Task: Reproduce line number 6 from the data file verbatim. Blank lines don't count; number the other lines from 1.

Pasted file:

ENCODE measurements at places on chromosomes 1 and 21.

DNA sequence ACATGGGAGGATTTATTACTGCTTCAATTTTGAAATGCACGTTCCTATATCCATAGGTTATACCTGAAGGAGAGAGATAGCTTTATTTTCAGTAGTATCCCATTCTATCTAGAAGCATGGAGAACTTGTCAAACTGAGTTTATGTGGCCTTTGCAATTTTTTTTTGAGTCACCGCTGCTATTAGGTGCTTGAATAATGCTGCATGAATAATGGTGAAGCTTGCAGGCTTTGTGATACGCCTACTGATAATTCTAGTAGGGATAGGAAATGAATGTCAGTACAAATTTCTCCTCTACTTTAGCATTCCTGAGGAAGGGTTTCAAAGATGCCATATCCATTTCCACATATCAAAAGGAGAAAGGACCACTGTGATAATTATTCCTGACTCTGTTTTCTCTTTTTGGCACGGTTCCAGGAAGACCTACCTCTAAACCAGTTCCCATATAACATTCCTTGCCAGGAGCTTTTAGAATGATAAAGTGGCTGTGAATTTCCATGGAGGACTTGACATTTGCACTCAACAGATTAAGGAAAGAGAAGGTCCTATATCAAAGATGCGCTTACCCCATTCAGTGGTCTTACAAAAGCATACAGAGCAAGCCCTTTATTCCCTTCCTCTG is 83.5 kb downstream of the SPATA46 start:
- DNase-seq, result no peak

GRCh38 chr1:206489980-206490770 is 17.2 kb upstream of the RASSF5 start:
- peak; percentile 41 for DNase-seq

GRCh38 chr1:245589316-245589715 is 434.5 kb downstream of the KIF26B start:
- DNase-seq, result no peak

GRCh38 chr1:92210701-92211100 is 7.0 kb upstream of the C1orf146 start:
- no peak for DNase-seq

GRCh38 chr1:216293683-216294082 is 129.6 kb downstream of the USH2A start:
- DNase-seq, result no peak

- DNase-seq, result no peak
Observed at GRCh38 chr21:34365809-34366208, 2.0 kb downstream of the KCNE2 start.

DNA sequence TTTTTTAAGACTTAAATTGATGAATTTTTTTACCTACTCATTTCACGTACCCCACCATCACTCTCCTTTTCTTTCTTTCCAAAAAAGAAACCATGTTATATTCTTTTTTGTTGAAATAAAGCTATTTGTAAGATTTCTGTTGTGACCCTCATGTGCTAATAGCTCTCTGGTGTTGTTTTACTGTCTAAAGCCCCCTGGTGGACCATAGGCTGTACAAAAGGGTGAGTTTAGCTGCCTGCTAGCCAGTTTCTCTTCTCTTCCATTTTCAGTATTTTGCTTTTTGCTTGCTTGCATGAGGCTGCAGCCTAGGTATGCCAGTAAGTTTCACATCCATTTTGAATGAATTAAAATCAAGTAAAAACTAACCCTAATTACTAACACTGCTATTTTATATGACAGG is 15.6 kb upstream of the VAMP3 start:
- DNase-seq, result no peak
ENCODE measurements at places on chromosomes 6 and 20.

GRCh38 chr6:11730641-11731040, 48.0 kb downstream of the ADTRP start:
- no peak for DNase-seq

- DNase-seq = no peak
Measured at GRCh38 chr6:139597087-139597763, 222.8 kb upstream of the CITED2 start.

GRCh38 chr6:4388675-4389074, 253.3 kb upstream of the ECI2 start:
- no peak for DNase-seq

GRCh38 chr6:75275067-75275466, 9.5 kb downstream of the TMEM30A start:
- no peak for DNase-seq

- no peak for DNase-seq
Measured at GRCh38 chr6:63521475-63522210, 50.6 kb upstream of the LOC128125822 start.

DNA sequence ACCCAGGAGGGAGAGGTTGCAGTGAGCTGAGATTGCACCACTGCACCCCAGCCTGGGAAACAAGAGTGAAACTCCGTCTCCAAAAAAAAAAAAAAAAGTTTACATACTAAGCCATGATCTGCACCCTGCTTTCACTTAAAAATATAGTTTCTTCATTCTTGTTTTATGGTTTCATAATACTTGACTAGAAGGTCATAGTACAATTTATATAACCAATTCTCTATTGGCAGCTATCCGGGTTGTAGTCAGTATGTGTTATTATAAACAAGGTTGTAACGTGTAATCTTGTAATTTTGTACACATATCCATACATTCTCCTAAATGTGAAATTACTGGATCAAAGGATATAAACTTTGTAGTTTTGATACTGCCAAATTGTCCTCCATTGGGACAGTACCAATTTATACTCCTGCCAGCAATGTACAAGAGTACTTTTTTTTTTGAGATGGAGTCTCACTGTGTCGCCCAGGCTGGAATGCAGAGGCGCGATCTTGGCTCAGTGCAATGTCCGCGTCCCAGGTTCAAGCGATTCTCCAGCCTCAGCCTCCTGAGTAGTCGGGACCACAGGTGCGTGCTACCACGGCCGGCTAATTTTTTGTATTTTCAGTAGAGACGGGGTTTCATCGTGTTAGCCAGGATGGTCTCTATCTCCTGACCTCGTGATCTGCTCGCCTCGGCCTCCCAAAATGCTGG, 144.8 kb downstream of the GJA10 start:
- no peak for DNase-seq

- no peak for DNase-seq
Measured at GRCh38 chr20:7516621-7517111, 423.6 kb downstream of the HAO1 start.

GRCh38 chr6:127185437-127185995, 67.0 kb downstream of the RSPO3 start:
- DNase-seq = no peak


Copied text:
GRCh38 chr1:245589316-245589715 is 434.5 kb downstream of the KIF26B start: